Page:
Have you had a bike accident or a situation that was challenging? If so, how did you recover on a physical/mental/emotional level?
Yes I had an accident on June 5 2011 while doing the AMBBR with Team in Training. The weather was awful and coming out of a rest stop I rode through a puddle which turned out to be covering a deep crevice. My tire fell in and immediately launched me and my bicycle 10 feet into the air. I landed on my head. I walked away but tore the ulner collateral ligament in my right thumb. Two surgeries later, only 2 months after my second surgery and only after 12 training rides, I rode 113 miles at the Tour de Tuscon with my team. Incidentally, that is where I met Shannon and got introduced to the team (at the expo).

You are involved with Team Tough Chik, how did you hear about the team and why did you join?
I met Shannon at her both at the expo for Tour de Tucson. She put me on the mailing list for the 2012 team and well I have been a part of the team ever since.

Why has being involved with a group been beneficial for you?
The emotional support is amazing. Also they give you a boost when you don’t feel like doing anything and a kick in the pants when you need it!

What do you love about riding your bike?
Some people go to church on Sunday, I go for a ride. It is my way of decompressing, relaxing and exercising all at the same time. I have also seen some pretty amazing places from the saddle; places I don’t think I would have gone to otherwise. It has gotten me to Hawaii, Oregon, Colorado, Arizona, Lake Tahoe, Maryland Coast, Asheville NC…it’s a pretty long list.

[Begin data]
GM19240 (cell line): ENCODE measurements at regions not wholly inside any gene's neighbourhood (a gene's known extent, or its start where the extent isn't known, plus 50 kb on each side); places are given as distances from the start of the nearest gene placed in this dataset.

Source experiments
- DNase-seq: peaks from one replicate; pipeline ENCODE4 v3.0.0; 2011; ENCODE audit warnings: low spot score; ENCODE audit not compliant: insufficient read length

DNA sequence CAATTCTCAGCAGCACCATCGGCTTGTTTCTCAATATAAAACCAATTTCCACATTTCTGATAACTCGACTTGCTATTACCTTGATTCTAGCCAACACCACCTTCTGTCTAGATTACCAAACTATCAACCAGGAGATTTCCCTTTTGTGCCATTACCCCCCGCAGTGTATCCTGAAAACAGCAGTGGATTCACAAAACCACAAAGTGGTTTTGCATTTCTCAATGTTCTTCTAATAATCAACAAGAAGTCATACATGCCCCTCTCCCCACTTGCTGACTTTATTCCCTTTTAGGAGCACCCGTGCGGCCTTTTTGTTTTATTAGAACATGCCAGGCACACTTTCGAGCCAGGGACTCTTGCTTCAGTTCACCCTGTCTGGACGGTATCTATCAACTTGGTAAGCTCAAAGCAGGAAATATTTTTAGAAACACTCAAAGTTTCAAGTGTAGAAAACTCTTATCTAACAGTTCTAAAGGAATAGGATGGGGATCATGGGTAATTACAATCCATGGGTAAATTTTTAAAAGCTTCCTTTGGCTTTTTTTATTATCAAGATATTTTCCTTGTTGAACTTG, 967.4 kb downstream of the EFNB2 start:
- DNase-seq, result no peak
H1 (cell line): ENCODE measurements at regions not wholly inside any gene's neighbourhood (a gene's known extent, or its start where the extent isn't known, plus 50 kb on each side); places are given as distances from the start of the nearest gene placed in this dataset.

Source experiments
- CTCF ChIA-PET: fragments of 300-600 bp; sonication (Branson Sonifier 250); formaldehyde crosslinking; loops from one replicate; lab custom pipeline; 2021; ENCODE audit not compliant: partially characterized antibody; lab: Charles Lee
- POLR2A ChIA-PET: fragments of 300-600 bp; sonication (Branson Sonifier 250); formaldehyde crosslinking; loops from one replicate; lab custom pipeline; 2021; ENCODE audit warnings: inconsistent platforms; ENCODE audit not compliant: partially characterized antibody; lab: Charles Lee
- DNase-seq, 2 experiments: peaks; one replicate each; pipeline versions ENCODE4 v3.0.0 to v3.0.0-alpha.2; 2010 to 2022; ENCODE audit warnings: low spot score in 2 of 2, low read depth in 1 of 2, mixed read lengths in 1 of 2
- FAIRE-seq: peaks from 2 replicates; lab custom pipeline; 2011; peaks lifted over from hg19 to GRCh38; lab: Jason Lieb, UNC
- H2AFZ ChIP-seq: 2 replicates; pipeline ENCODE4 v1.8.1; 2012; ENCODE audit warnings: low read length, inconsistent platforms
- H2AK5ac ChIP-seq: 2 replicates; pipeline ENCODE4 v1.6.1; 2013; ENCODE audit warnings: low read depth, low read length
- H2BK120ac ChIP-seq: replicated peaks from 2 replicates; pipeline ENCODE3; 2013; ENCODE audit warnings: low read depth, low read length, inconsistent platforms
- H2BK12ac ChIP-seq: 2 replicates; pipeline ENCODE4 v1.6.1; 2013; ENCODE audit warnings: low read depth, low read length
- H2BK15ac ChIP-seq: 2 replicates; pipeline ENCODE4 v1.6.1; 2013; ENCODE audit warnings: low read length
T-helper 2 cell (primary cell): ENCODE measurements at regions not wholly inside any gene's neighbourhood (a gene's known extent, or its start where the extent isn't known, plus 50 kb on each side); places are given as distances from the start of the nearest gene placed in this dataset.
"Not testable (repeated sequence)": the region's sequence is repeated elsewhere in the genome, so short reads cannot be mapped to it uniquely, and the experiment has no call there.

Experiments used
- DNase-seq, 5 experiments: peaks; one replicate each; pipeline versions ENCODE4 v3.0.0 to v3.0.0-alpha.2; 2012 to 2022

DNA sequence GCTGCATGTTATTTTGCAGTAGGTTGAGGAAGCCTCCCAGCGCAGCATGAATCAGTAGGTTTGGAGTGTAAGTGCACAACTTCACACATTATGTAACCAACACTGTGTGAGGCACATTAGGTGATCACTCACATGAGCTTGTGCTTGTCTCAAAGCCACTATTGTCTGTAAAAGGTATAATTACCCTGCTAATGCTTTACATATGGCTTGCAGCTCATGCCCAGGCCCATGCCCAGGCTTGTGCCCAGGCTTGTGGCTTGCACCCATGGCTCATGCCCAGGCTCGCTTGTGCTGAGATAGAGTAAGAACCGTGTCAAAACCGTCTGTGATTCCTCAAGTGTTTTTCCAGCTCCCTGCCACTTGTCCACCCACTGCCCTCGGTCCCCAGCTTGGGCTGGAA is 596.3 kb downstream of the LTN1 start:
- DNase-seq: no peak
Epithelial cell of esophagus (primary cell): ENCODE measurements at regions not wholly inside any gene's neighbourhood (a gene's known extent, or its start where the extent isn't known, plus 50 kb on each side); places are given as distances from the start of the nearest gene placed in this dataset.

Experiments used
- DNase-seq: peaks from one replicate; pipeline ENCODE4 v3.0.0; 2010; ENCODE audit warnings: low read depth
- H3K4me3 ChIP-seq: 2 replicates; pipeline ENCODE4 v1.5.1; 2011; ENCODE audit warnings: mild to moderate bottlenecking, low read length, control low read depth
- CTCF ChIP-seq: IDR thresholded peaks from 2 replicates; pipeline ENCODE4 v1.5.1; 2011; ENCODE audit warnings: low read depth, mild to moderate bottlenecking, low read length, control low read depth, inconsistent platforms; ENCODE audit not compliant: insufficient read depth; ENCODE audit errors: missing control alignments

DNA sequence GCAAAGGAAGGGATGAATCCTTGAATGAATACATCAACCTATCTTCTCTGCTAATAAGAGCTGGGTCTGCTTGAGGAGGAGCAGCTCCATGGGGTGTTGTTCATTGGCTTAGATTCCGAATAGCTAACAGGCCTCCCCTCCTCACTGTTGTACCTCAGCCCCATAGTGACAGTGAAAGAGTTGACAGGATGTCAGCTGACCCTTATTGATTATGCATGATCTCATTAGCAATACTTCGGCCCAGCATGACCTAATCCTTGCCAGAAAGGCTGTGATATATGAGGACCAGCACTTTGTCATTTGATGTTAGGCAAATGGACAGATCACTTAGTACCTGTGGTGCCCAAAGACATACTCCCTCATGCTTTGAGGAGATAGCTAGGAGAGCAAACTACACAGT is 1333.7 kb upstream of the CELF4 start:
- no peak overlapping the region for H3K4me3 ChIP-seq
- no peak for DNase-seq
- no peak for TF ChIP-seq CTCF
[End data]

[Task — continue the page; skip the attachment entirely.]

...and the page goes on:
Tell us about your bike(s), what they are like and why did you choose them?
I have two bikes: Gunney is a 2012 Giant Avail Advanced 0 with Di2 electronic shifting. I got him after my accident because shifting a manual bike was still very difficult.  Ziva is a 2012 Giant Avail Advanced 3. Same bike as Gunney but with manual Ultegra shifting.
I got them because Giant has a discount program with Team in Training and because it is a nice stiff ride.

What clothing/bike accessories do you love? What would you recommend to your friends?
LOVE Louis Garneau Neo Power Shorts. I recommend them to everyone. Very comfy on long rides.

What do you feel deters women from getting involved with cycling?
Fast boys. You cannot be intimidated by the front of the pack. They are really nice and will offer good advice, if you can catch them for a cup of joe after the ride! 

What do you feel could happen to make changes and/or encourage more women to ride?
In Atlanta we have a lot of women’s only rides that has helped a lot. Also, groups like Team in Training that teach you proper form, bike fit and how to shift, hydrate and fuel for long rides.

What inspires you to encourage women to ride?
I started out life as a teacher and love to share my knowledge with people. I have been a cycling mentor for Team in Training and have gotten many women involved in the sport who have gone on to be amazing riders. In fact one of my mentees just participated in Race Across America this past summer as part of an 8 person team. They came in 3rd in their division riding 3000 miles (from Oceanside CA to Annapolis MD) in 6 days 7 hours. I am a very proud mentor!

Tell us a random fact about yourself!
I have two fur babies, Riley and Jethro

Monday, May 18, 2015

Women on Bikes Series: Yvonne LeFave

My Stites Design Truck Trike delivering a grill